Coming off their widely praised performances at Tuesday's GOP presidential debate, Sens. Ted Cruz of Texas and Marco Rubio of Florida seem primed to receive a boost in the polls.
Rubio and Cruz have a lot in common. They’re both first-term senators from the south, they’re both 44 years old and they’re both Cuban-American. They also have similar policy positions on several issues like Obamacare (repeal it), raising the federal minimum wage (against it) and normalizing relations with communist Cuba (no way). In fact, Rubio even told NBC News on Thursday that the two “share almost all the same views on the issues.”
But there's one big issue on which they're sparring: Immigration. Cruz is trying to brand Rubio – who authored a 2013 bipartisan immigration reform bill—as a proponent of amnesty. Meanwhile, Rubio is insisting that every GOP candidate has supported the legalization of undocumented immigrants. “Some of them define that as amnesty. I don’t,” he said.
But the candidates differ on more than just immigration. Here are three other places where they diverge:
Earlier this summer, President Obama’s trade agenda received a boost when the GOP-controlled Senate approved a measure to allow the White House to send trade deals to Congress for up-or-down votes (and avoid having potential filibusters or the threat of additional amendments). While Rubio voted in favor of the fast-track legislation, Cruz changed his mind at the last minute and was one of five Republicans who voted against it. Cruz called the bill a “corrupt” deal between GOP leaders and the White House.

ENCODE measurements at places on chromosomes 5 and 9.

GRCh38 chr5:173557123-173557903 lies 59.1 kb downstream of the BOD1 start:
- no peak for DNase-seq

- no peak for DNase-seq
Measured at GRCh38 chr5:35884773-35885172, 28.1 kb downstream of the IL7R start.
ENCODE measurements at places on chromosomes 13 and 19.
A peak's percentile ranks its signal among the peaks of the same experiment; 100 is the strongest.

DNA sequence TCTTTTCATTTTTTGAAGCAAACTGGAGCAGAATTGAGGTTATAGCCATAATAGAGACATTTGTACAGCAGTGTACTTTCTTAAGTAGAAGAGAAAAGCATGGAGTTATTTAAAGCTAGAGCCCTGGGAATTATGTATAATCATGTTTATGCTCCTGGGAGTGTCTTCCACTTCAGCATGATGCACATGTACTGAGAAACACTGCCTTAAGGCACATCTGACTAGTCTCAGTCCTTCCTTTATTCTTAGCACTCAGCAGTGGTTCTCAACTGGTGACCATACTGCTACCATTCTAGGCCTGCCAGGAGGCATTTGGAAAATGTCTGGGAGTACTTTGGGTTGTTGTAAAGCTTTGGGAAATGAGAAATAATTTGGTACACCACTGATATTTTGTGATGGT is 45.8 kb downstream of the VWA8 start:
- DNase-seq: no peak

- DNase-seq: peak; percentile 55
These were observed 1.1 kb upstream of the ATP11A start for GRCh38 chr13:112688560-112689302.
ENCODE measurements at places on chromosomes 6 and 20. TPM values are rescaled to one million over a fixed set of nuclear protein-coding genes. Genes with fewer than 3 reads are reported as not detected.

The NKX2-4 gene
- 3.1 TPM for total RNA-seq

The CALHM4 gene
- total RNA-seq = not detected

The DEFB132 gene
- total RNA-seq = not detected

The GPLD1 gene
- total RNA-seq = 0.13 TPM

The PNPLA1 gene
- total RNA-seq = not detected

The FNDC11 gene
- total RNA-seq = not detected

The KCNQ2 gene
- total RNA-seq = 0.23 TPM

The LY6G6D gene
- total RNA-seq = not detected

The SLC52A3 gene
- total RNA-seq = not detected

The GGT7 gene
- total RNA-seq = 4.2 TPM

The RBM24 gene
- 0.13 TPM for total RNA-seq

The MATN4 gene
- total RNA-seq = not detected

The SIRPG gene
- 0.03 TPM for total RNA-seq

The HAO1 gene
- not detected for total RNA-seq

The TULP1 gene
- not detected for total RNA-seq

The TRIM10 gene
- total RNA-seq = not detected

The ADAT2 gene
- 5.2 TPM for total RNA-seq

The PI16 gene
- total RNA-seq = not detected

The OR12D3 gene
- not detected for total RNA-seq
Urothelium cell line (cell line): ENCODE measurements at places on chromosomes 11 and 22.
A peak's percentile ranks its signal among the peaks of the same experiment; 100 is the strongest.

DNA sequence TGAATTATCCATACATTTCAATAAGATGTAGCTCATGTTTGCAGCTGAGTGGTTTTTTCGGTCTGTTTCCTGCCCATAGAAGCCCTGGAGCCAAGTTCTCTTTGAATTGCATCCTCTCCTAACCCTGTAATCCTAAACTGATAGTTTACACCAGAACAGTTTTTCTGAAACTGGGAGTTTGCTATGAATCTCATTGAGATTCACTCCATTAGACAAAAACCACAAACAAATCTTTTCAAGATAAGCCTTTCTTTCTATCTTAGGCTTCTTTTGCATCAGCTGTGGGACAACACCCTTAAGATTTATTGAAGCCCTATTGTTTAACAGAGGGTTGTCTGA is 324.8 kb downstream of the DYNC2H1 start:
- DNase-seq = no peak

The next trade issue to watch for is the massive Trans-Pacific Partnership among 12 countries that Obama is pushing. Rubio has sounded more open to the mega trade deal, with the caveat that “it has to be the right deal," while Cruz has expressed reservations about the agreement, which would cover roughly 40% of the global economy.
Rubio has called for a top individual income tax rate of 35% (down from the current 39.6%) – higher than other candidates but with the goal of financing a $2,500 child tax credit. He wants to collapse the existing seven tax brackets to three: 15%, 25% and 35%. His plan cuts rates for all businesses to no higher than 25% (from the current corporate rate of 35%).
Cruz has called for a single individual income tax rate of 10% on all income sources. He also wants to implement a 16% business flat tax, in addition to repealing the payroll tax, the estate tax and the alternative minimum tax. Oh, and he wants to abolish the Internal Revenue Service.
During Tuesday's debate, Cruz made a subtle jab at Rubio over his support for sugar subsidies. When talking about expensive federal programs he wants to get rid of, the Texas senator said, “Among them are corporate welfare, like sugar subsidies.”
Rubio has come under fire for his support for the taxpayer-funded program, which he has argued is a big job creator in Florida and even a matter of national security. Rubio is being backed by members of the Fanjuls, a major sugar producer in his home state.